I just spent two days in Assam, visiting my grandparents. I toured temples and whispered my wishes to the deities, drove around the colorful markets, bought things I did not need and came home stuffed with more food than I knew I could eat (with bags of extra food, in case I got hungry). I’ve been spoiled absolutely rotten. Dadi gave me her special garlic chutney to take to college, dada packed a box of homeopathy medicines for my skin, and is shipping green tea straight to my dorm in Chicago. My pockets are stuffed with so many chocolates, I could put a ten-year old to shame, and I didn’t lift a finger, because my granddad was adamant about doing all the chores while I watched TV. They insist I am not to lose any more weight, that I’m beautiful, and that two days is far too little for them (I agree).
They live in a downtrodden house in Guwahati, with shabby looking couches and clutter that spills over tables and drawers. My grandmother is ailing and sickly; she can hardly walk. She lies in bed most days, dressed only in her polka dotted nightgown, ringing the bell for the maid and watching TV. She wakes up at 5 am and turns her trusted (and ancient) portable Philips radio to the oldies station, and sings along till 6 in the evening. And when my cousin and I, her beloved granddaughters, surprised her with a visit, she couldn’t speak for a whole two minutes, stuttering to find the right words. Hugs and kisses exchanged, dadi told us that she was quite miffed at being caught off guard. She hadn’t even put on her nice rings and changed her sari!
Holding my hand to his wrinkled forehead, my grandfather insisted he was running a fever. Ever since I was a child, dada claims he turns feverish every time he skips work. I couldn’t feel anything out of the ordinary, but I agreed, because dada and work are inseparable. And so it was nothing short of a miracle that he took two whole days off to show us around his beloved Guwahati (although he claims it’s called ‘Ass’am because of all the idiotic people that live in it). Dada loves his abuses, and I learned the choicest Hindi words when I was an eavesdropping, overeager child. They fly from his mouth as naturally as most of us breath, and yet they’re never flung in malice. His temper is always dancing on his nose, but he somehow remains the most caring, level headed man I know.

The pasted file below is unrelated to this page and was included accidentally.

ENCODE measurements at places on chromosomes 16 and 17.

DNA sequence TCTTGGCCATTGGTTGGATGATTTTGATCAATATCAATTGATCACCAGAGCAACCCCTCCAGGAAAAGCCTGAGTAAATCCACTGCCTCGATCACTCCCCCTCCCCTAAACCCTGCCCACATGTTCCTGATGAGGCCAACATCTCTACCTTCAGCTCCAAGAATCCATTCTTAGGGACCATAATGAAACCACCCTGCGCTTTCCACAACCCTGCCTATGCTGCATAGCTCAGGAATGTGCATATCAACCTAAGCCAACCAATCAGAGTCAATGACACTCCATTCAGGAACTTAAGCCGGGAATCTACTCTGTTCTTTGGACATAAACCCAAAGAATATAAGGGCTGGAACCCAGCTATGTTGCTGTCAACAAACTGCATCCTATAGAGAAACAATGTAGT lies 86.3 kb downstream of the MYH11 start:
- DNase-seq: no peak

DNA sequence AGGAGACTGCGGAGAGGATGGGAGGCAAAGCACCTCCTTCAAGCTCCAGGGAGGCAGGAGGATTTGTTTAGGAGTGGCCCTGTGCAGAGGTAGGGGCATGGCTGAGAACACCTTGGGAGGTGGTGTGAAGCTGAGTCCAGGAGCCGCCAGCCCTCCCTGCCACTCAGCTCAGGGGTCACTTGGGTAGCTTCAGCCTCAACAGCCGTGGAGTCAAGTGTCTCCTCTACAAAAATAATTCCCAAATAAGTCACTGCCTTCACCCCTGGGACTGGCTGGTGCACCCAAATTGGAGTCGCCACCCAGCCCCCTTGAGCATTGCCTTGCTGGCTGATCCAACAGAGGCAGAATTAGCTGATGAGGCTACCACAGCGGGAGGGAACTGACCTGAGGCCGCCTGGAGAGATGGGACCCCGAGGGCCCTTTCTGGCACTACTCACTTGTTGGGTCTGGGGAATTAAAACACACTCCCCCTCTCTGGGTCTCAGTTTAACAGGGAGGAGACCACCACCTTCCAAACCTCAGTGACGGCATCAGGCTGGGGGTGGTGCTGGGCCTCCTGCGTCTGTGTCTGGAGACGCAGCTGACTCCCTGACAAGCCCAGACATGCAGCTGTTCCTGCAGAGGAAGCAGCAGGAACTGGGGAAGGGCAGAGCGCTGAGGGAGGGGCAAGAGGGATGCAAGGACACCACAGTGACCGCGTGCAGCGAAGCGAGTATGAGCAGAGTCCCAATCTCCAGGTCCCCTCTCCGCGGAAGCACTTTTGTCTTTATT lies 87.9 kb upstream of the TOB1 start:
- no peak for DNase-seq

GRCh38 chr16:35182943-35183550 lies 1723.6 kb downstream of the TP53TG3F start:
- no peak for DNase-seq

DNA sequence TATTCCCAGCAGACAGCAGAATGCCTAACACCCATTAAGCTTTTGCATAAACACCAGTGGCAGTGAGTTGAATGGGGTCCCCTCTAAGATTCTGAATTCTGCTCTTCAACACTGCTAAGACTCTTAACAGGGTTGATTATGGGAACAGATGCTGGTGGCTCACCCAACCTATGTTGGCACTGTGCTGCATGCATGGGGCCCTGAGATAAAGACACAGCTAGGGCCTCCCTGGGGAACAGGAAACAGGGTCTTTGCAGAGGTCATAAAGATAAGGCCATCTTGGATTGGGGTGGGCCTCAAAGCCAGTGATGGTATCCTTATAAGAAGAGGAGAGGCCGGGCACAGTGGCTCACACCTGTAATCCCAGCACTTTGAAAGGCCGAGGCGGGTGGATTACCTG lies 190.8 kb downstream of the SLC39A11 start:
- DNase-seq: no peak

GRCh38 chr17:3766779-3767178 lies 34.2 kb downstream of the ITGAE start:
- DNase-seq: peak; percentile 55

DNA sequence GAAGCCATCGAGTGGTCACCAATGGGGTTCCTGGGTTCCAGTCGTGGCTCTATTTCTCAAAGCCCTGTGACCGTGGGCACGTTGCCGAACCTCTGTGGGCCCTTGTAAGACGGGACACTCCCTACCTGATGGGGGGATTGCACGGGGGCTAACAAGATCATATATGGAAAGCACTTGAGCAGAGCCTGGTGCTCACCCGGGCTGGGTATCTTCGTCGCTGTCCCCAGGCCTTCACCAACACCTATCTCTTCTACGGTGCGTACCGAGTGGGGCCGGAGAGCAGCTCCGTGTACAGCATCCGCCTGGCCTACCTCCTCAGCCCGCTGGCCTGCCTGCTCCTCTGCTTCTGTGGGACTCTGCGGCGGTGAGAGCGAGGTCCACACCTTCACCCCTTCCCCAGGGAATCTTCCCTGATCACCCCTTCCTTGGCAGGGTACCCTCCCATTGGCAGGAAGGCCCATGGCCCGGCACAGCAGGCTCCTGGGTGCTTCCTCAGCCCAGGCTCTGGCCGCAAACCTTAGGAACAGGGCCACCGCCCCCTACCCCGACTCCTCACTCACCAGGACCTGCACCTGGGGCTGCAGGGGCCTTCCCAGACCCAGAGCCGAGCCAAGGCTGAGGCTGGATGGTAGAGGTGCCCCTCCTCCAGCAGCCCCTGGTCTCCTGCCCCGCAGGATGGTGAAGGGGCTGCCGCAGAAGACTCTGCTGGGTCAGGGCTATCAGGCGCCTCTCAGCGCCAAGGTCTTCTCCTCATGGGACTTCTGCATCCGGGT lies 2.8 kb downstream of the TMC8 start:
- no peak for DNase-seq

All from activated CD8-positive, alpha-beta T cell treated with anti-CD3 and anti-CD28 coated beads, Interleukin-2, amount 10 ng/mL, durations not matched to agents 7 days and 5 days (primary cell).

My grandparents bicker with an intensity and frequency that I am yet to witness elsewhere— loudly, acidly and continuously. There are no stony silences or mellow moments of reconciliation or hesitant, earnest apologies. It’s a non-stop (and very colorful— remeber the abuses?) battle of the wits, and it only ever pauses when someone else intervenes. But dada called me the day before my flight, urgently, commanding that I keep my mouth shut about the visit. I was instructed to inform my entire family immediately: there could be no slip-of-the-tongue situations. He planned the whole thing, start to finish. My cousin and I were just going to saunter in and yell “Surprise!”, but dada had other ideas. He set up alibis, told dadi he was expecting the in-laws of a close family friend’s daughter (an elaborate ruse), cooked lunch himself, and made us practice an entire sequence in Marwari so that we could fool her when she heard our voices from her bedroom (I failed hideously at this part). And in case you missed that part the first time, she was surprised. Very surprised.
And so when dadi is telling us the story (she is an incredible storyteller) of the Kamakhaya temple we saw in the morning, and dada tells us it’s all nonsense, I look at my cousin knowingly. And when I ask him why he spends 12 hours at office everyday, he says it’s to get away from dadi, and dadi rolls her eyes at him, and I just laugh.